But, it is people with technology, people who understand innovation. So, that really was the change. When I speak at events like these, the first thing that someone asked me yesterday was, “Why are you speaking at TED? It’s not a paid event. You are an actor.” So, the only reason I am here is to tell all of you guys that there is a space out here, there is an opportunity, and why we would be able to do it? Because change comes with a lot of hard decisions to make.
When film moved away, my mother used to run the film laboratory, and everything became digital, nobody was shooting on film anymore, we had to shut the film laboratory, an institution existed for many years. We had to let very, very close personnel go away. And that is really heartbreaking for all of us because all these years we thought this business is going to go on in a certain format, and it all changed. So, you have to be ready to pick that opportunity, and the good thing is with change if you embrace it well, there is a great opportunity. I did a film called Bahubali.
Have you guys seen it? It’s a really cool movie. Yeah? Thank you. So, when I did that film, it was breaking norms of every single storytelling pattern. It was a Telugu feature film with a Telugu film director, Telugu film actors to do production that was shot here. And we were trying to make something which is far bigger than anything that’s made in this country or this part of the world.
And how did we do this? A) There was a great storyteller who was the director of that film, who believed that stories will last forever and took inspiration, everything, from the soil that he’s grown up with, said we will propagate our culture, we’ll put it up there on the silver screen for the world to see, and it was not just him. It was the producers of that film, people who were smart, who were educated, who moved in from different fields of business, from whether it was technology, whether it is the dotcom, I mean, they were all over the place, and then they came to the movies. So, they finally made a method to this madness; they made a method to how great cinema can be told.
And all of you saw the result. We made a film called Bahubali, which was made on this very soil in Hyderabad city, and the world woke up to it. I was – Thank you. And why was that possible that way? For a simple reason that they were artists, they were people of business, they were people from many, many different fields, and I have many friends, I have people in society who still don’t choose entertainment as a career.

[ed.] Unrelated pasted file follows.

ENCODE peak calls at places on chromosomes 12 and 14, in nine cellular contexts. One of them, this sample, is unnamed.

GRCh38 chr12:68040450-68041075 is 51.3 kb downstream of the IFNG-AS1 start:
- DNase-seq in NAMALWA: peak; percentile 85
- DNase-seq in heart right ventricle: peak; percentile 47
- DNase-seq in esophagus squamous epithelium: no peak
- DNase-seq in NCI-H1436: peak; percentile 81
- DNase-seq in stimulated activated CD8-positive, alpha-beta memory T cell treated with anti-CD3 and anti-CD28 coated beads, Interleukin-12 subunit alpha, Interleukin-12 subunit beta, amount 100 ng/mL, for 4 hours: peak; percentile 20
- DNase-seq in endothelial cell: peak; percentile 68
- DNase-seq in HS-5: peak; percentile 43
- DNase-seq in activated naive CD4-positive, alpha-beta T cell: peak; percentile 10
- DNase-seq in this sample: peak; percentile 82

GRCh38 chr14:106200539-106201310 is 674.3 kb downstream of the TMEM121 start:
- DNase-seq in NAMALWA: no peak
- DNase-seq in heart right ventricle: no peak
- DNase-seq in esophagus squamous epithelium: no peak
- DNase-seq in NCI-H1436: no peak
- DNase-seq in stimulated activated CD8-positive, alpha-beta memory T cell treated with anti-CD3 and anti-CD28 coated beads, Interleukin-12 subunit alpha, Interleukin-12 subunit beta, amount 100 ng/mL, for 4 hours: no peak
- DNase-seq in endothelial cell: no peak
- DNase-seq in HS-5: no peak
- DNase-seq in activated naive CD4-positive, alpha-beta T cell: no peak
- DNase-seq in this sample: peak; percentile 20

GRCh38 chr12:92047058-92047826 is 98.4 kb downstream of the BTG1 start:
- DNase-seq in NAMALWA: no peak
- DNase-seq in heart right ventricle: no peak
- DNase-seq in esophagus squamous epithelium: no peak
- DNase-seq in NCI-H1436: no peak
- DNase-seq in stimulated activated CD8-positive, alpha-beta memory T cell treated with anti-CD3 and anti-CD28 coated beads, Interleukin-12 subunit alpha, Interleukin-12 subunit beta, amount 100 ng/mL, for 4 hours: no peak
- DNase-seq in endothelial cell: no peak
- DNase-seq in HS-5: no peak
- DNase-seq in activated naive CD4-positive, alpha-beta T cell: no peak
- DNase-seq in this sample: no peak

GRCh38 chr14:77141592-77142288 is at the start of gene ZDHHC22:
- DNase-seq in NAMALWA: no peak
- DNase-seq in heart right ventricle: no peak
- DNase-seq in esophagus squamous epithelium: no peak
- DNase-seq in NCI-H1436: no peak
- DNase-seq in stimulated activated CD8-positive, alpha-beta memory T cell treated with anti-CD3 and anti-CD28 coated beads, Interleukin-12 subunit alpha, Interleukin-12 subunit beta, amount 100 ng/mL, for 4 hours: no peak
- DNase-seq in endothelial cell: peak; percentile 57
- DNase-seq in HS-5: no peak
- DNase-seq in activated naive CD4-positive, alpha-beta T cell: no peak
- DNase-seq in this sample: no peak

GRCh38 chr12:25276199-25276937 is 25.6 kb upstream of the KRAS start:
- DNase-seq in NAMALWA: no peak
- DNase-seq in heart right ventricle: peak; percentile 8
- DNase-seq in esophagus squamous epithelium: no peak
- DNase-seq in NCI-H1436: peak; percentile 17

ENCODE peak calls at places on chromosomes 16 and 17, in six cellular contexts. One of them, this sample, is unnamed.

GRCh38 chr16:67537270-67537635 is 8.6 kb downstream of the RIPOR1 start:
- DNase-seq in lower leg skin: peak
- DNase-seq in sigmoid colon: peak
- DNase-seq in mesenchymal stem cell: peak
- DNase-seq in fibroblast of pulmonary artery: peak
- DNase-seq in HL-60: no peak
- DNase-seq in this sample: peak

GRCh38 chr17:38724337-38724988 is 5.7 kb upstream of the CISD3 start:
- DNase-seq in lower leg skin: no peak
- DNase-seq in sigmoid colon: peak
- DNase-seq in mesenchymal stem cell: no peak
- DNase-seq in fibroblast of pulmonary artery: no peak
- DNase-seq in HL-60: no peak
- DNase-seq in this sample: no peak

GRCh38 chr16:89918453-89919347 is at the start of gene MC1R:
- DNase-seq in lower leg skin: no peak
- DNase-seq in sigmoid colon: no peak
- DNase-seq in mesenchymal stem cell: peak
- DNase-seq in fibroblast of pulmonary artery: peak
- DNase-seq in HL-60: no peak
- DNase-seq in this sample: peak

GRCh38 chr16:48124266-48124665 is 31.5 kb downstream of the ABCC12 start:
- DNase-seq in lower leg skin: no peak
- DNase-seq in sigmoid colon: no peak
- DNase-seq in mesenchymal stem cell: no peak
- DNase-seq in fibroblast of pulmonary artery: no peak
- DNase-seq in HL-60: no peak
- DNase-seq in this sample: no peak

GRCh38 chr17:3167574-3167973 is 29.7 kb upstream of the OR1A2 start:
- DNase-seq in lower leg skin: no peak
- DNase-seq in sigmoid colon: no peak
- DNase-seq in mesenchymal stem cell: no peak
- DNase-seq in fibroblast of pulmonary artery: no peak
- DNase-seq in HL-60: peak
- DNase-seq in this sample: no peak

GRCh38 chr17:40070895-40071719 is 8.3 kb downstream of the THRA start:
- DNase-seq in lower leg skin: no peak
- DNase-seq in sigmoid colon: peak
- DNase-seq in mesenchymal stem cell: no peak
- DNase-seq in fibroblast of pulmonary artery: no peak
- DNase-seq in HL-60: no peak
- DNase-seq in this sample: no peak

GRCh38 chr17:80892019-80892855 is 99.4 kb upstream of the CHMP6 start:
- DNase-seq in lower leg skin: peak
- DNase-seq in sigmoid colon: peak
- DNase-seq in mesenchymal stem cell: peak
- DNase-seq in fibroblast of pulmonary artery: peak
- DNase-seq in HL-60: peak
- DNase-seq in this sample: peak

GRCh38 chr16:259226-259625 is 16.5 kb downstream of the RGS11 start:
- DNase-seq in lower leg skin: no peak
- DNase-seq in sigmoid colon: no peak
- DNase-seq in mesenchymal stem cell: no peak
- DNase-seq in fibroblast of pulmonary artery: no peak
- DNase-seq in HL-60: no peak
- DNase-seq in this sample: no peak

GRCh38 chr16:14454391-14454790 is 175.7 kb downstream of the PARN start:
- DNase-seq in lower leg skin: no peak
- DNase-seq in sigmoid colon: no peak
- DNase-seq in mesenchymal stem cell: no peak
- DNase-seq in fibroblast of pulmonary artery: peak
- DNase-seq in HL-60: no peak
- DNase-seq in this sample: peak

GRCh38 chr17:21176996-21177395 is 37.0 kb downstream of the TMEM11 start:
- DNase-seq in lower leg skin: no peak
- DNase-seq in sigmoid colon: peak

Now, we are at TED. It’s technology, entertainment stands right in the center, Sir, and the design after that. So, we need people from business; we need people from technology, people from design and every other field that can help us tell better and better stories.
And there is one thing that I have to tell all of you guys is if you guys back the filmmakers that are here, if you start innovating for them, if you start giving them technology, empowering them with all the business ideas that all of you have, Sir, we have made Bahubali once, and our filmmakers will go over and over to do it again.
Now, you can really think, “How is this possible? How can we do this?” I mean, to do this, we need a business format; we spoke about technology, we spoke about infrastructure, we spoke about every single thing that all the other businesses have, come look at this as a business. This is going to be definitely the largest largest growth pattern in this country because we still have a big margin to hit, and that big margin is only possible with all of you here helping us tell stories better.
So, ladies and gentlemen, sir, the artist is going to be there, the artist is going to be there in television, in film, in your cell phone, in every single place a story is told. It’s just that he needs you to empower him. The web, the web is suddenly open now to telling stories. All of you could be storytellers. Every single person is actually a storyteller because I have a story to tell, you have a story to tell, so do you.
And like that, the web has offered solutions for every one to come and tell stories. So, let’s come together on these platforms and tell these things.
Now, technology, we spoke about augmented reality, we spoke about virtual reality, and there is many more coming, and every single day I am at a new forum, there is a new technology and a new ever-evolving way of telling stories. Now, how do we tell these things? This is not a storyteller’s job, to figure out these new ways. So, the first time I met somebody who’s doing augmented reality, they were actually doing it for construction work and trying to make it look like, OK, furniture is here; this is how it’s going to look.
We just picked that technology up, plastered it on a film poster, and things changed. Things changed because cinema has the power, stories have the power to communicate to every single person living on this planet. And that’s what a cinema can really do. And there you go Sir.
So, all I have to ask you guys by the end of all of this is if you can empower us with innovation, if you can create better ways for us to tell stories, if you can help us with your great business practices that you have from across various business platforms, come in here, and let’s tell stories together.
And, Sir, we have done it once, we will make sure all the artists, and I speak for my entire fraternity, that we will do everything that’s in our might to tell great stories to the rest of the world. And India, Sir, is a land of culture and the greatest stories. So, thank you very much. Let stories be told.